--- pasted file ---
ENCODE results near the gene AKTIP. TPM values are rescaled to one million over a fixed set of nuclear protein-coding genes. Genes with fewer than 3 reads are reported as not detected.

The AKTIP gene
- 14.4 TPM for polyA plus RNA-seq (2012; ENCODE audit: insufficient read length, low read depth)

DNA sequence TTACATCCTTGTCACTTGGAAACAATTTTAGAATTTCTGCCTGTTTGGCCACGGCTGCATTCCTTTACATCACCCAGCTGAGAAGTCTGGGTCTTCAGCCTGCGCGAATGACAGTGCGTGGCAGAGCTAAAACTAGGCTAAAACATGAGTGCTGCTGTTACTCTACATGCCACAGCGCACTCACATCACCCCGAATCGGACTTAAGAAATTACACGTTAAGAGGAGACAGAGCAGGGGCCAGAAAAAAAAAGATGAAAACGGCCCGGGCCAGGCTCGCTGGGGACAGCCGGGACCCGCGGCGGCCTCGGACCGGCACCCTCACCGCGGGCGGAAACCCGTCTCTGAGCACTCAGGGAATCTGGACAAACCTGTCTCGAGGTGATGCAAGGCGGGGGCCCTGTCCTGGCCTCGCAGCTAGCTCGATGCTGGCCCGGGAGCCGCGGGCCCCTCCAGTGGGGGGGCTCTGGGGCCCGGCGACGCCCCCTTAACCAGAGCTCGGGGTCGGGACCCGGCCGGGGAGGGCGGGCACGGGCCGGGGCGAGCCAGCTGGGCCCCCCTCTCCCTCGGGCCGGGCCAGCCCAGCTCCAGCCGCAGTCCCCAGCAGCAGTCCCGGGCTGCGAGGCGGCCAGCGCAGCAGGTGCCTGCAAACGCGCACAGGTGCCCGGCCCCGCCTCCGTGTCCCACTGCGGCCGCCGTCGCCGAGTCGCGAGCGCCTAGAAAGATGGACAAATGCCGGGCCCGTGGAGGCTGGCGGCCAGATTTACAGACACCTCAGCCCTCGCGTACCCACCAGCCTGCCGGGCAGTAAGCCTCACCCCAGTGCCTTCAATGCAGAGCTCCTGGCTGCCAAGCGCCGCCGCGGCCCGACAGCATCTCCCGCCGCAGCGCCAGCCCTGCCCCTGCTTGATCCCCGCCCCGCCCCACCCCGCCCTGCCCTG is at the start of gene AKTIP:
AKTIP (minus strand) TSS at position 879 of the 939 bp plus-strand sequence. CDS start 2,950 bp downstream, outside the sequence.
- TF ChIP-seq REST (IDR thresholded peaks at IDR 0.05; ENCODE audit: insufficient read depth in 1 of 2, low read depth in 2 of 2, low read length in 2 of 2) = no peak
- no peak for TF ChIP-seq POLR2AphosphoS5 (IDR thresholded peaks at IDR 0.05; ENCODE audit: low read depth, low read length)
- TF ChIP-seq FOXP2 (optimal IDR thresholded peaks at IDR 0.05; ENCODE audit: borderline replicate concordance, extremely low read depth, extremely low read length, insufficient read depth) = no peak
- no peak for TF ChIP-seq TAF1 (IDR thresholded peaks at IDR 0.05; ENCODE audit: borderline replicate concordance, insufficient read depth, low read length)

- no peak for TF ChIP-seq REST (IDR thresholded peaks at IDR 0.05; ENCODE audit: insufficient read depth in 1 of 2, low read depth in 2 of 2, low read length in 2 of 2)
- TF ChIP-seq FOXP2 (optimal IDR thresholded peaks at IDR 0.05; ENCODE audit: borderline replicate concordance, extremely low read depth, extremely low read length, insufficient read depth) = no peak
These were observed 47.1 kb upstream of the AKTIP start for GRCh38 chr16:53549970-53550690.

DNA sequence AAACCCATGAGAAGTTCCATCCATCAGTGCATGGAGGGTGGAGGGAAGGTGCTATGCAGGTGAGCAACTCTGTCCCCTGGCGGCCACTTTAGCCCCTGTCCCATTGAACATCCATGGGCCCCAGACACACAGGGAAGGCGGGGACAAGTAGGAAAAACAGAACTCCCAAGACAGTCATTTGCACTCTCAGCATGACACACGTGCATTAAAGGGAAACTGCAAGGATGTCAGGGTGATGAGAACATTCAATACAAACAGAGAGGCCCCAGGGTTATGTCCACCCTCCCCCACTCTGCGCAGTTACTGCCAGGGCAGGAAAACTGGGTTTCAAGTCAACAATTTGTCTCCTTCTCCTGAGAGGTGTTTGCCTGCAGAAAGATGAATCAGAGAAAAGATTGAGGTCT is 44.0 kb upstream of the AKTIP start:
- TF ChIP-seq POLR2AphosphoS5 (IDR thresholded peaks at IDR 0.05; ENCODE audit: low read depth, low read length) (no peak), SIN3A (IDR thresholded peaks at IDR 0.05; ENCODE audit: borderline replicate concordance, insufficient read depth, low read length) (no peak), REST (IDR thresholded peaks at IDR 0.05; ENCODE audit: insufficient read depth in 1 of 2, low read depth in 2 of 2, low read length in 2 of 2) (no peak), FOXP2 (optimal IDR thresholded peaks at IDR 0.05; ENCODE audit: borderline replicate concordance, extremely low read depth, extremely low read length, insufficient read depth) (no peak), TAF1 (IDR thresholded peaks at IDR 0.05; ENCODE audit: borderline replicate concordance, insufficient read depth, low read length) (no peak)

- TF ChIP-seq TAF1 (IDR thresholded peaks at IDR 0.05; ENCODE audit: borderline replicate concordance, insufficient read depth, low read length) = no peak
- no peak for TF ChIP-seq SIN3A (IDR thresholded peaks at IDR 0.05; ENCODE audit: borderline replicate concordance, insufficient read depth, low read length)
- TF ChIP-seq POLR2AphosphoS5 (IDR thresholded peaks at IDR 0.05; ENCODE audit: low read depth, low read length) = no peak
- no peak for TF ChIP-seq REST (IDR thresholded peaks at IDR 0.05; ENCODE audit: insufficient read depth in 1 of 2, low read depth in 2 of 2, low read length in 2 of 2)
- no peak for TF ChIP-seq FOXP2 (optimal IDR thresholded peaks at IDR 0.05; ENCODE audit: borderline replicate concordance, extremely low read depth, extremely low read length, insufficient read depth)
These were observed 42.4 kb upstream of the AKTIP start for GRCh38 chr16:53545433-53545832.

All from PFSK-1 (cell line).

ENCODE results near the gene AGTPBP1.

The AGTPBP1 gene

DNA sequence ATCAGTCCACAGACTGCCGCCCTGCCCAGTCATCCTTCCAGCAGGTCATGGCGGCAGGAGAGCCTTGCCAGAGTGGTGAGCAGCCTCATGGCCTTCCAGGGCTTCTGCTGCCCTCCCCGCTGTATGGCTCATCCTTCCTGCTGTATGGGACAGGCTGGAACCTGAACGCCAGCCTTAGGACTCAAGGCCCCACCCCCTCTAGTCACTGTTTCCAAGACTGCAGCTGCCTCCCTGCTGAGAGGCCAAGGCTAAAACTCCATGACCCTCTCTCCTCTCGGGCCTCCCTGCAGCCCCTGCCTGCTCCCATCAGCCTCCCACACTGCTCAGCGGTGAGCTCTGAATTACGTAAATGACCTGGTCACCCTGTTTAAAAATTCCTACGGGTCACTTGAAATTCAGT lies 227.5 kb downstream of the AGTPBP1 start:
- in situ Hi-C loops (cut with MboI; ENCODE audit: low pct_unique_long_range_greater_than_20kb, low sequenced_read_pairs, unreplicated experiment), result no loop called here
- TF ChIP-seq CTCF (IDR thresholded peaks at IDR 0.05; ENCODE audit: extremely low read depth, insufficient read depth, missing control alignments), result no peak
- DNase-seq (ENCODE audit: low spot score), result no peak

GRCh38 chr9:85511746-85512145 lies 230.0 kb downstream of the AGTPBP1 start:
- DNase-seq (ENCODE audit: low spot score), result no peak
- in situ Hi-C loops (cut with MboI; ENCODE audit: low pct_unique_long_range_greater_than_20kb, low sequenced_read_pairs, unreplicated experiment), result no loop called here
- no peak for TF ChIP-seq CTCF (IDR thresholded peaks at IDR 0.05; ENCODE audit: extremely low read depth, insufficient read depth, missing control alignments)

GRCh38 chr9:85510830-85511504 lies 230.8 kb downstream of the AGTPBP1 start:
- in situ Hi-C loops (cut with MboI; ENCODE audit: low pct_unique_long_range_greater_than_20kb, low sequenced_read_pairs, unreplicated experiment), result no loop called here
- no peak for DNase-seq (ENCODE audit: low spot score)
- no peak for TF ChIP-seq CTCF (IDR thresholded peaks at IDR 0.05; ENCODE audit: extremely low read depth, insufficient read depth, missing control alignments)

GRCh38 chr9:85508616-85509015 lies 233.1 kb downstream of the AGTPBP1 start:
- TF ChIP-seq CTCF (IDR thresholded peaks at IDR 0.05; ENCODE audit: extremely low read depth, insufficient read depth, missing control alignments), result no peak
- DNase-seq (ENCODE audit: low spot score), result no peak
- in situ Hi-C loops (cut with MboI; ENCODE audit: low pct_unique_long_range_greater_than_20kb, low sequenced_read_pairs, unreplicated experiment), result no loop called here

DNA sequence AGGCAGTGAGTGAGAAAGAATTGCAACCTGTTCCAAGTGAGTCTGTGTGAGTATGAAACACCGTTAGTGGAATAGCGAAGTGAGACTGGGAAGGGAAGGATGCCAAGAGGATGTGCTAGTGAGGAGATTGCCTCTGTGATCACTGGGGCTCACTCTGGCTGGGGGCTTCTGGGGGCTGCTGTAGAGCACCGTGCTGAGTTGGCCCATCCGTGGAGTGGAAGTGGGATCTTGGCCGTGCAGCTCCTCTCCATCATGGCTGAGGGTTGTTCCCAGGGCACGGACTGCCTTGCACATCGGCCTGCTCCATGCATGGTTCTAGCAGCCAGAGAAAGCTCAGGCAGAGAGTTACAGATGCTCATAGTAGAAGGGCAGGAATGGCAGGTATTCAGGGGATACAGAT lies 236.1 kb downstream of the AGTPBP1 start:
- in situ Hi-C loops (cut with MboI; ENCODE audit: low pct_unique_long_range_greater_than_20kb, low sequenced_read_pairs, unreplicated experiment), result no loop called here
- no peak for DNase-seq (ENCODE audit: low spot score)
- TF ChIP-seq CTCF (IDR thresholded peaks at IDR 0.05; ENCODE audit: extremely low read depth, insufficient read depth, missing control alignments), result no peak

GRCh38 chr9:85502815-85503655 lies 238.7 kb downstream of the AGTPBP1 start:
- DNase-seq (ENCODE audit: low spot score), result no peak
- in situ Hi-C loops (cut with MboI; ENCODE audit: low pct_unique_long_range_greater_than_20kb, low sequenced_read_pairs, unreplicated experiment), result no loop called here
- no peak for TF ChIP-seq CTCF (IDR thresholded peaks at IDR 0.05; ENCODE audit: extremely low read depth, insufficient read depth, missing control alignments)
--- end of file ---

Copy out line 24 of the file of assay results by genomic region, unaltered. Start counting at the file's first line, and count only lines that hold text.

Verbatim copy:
DNA sequence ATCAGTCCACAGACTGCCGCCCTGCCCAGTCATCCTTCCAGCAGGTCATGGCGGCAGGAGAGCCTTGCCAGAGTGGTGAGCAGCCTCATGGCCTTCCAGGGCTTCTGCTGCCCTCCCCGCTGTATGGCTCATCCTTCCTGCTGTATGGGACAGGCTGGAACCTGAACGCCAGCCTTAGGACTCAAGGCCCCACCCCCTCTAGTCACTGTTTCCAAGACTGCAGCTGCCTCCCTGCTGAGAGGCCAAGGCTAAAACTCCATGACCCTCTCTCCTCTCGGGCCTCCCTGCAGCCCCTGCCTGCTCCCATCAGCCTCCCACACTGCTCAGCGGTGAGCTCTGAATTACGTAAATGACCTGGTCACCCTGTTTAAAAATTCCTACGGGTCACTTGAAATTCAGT lies 227.5 kb downstream of the AGTPBP1 start: